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Matthias, F. T. (ed.) / The Wisconsin engineer
Volume 33, Number VIII (May 1929)

Poss, Robert J.
Campus notes,   pp. 286-287


Page 287


287
'The WISCONSIN ENGINEER
MAY, 1929
Prof. Gus L. Larson of the department
of steam and gas engineering and
under the immediate charge of Mr.
Henry Zantow of the staff of the state
power plant engineer.
  Observations have shown that at
some of the big field houses the range
of temperatures between the lower
seats of a balcony and the higher ones
is as much as twenty degrees. While
the spectators on the lower seats are
uncomfortably cold, those on the up-
per seats are uncomfortably warm. In
the present tests heat is applied at
various points on the model and the
cir-ulation is under careful control.
The heating system finally adopted will
represent the most advanced practice
in this field.
            TAU BETA PI
   At a recent meeting of Tau Beta
Pi, the following men were elected
to membership: Ralph A. Kraut, m'30,
Theodore Bolliger, e'30, Alvin H.
Benesh, c'30, Everett A. Johnson, e'30,
Robert W. Kubasta, m'30, Frederick
Hornig, c'30, Alexander Schefe, m'30,
Robert  Fairweather, e'30, Edward
Howes, e'30, and Adolph Hove, e'30.
   THE NEW FOUNDRY COURSE
   Wisconsin is one of the leading
 states in the production of gray iron,
 cast steel, electrical steel, and malleable
 iron. The increase in use of these
 materials, and the rapid growth of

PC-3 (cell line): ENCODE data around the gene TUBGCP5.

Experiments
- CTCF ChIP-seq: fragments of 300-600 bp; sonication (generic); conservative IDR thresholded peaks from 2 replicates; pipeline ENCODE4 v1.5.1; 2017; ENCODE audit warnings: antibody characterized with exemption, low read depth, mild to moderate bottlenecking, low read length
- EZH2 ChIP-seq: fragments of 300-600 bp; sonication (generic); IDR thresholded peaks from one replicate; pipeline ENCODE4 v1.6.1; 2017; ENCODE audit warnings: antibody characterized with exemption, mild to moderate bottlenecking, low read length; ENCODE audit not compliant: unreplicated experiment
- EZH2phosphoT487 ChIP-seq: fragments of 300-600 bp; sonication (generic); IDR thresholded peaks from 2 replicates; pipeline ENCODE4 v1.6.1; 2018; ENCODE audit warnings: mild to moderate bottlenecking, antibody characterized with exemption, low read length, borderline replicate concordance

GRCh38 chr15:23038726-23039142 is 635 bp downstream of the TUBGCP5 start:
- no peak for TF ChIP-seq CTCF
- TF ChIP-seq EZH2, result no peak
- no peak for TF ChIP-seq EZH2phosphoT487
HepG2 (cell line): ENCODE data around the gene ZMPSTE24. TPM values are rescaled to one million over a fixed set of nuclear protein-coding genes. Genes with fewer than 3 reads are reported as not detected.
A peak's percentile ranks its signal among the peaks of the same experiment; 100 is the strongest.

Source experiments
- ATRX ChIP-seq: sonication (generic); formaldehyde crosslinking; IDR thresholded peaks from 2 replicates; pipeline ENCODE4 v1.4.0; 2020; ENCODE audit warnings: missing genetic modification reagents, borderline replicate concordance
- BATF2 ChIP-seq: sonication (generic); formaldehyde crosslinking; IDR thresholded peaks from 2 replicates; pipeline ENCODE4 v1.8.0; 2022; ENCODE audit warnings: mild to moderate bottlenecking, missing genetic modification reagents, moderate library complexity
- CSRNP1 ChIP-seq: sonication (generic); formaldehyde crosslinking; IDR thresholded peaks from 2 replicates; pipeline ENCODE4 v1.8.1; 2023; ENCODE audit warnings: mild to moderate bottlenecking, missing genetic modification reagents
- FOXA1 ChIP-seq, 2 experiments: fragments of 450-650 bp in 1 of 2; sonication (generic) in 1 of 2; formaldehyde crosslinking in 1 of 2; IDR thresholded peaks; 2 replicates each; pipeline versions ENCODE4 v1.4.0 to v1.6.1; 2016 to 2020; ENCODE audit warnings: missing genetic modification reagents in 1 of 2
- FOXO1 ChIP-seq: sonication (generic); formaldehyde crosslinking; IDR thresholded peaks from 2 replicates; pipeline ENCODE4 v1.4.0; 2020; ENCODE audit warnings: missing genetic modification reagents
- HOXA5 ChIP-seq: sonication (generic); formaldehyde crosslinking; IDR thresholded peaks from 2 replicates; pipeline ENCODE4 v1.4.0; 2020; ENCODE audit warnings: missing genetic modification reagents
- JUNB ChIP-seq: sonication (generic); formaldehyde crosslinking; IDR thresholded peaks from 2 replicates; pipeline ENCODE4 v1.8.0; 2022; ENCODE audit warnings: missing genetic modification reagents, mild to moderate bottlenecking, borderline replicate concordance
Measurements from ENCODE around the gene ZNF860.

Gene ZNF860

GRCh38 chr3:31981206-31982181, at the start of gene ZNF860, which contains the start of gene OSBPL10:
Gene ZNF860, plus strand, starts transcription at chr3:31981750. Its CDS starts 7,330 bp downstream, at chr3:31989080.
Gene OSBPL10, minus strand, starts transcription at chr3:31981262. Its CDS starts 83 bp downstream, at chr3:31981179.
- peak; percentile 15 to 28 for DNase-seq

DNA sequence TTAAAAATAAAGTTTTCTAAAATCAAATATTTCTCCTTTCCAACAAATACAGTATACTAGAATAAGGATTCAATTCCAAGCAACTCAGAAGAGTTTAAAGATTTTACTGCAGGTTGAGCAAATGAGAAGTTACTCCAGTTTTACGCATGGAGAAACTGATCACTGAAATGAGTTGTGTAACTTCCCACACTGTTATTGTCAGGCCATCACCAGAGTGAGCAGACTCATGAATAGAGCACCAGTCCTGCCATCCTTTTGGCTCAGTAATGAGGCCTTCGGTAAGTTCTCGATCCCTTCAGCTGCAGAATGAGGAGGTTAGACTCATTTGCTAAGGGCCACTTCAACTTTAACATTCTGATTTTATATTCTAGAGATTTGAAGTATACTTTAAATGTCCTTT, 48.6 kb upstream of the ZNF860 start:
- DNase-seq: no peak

foundries for their production has
 created a demand for trained foundry
 technologists. The University has
 never been able to supply the men
 needed in this field, and as a result
 there is a shortage of trained men.
 Realizing the seriousness of the situa-
 tion, and in an attempt to attract men
 who are already interested in the
 work, Prof. McCaffery is incorporat-
 ing a course in foundry technology in
 the curriculum. This course will be
 taken as advanced work towards a
 master's degree. The subjects covered
 in the course will be, Iron and Steel
 Metallurgy, Metallography, Physical
 Chemistry of Metals, Laboratory work
 in Foundry Sand Testing, Pyrometry,
 Alloys of Iron and Steel, Foundry
 Practices, and Heat Treatment.   By
 offering this course it is hoped that a
 number of students will enter the new
 field which has become so enlarged
 with the increased use of iron and
 steel products.
     FACULTY ENTERTAINS
     MILWAUKEE ENGINEERS
  On Friday, April 26, a delegation
of 100 engineers from the Engineers
Society of Milwaukee were guests of
the faculty of the College of Engi-
neering.
  The Engineers society is made up
of members of the various national so-
cieties of engineers. Last fall the
society was visited by the faculty of
the college. The purpose of the meet-
ings is to establish a greater co-opera-
tion between the practicing engineers
and the faculty.
  The program arranged for the vis-
itors was as follows:
  Afternoon: Inspection of shops and
laboratories with a discussion of the
research work being carried on in
each department.
   Evening: Banquet at Great Hall,
-AmoriaUnion Building. Songs-
led by Prof. L. H. Kessler. Some fun
- Dr. J. C. Elsom of the Medical
School.
   Introduction of Guests -Mr. Hans
Dahlstrand, President of the Engineers
Society of Milwaukee.